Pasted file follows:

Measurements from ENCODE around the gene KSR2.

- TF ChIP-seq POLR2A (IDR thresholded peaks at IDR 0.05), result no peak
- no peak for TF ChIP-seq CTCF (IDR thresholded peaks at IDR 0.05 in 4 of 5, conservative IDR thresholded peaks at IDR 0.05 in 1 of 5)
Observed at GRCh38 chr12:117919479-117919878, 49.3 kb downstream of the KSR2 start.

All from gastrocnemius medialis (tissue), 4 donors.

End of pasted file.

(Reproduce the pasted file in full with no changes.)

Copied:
Measurements from ENCODE around the gene KSR2.

- TF ChIP-seq POLR2A (IDR thresholded peaks at IDR 0.05), result no peak
- no peak for TF ChIP-seq CTCF (IDR thresholded peaks at IDR 0.05 in 4 of 5, conservative IDR thresholded peaks at IDR 0.05 in 1 of 5)
Observed at GRCh38 chr12:117919479-117919878, 49.3 kb downstream of the KSR2 start.

All from gastrocnemius medialis (tissue), 4 donors.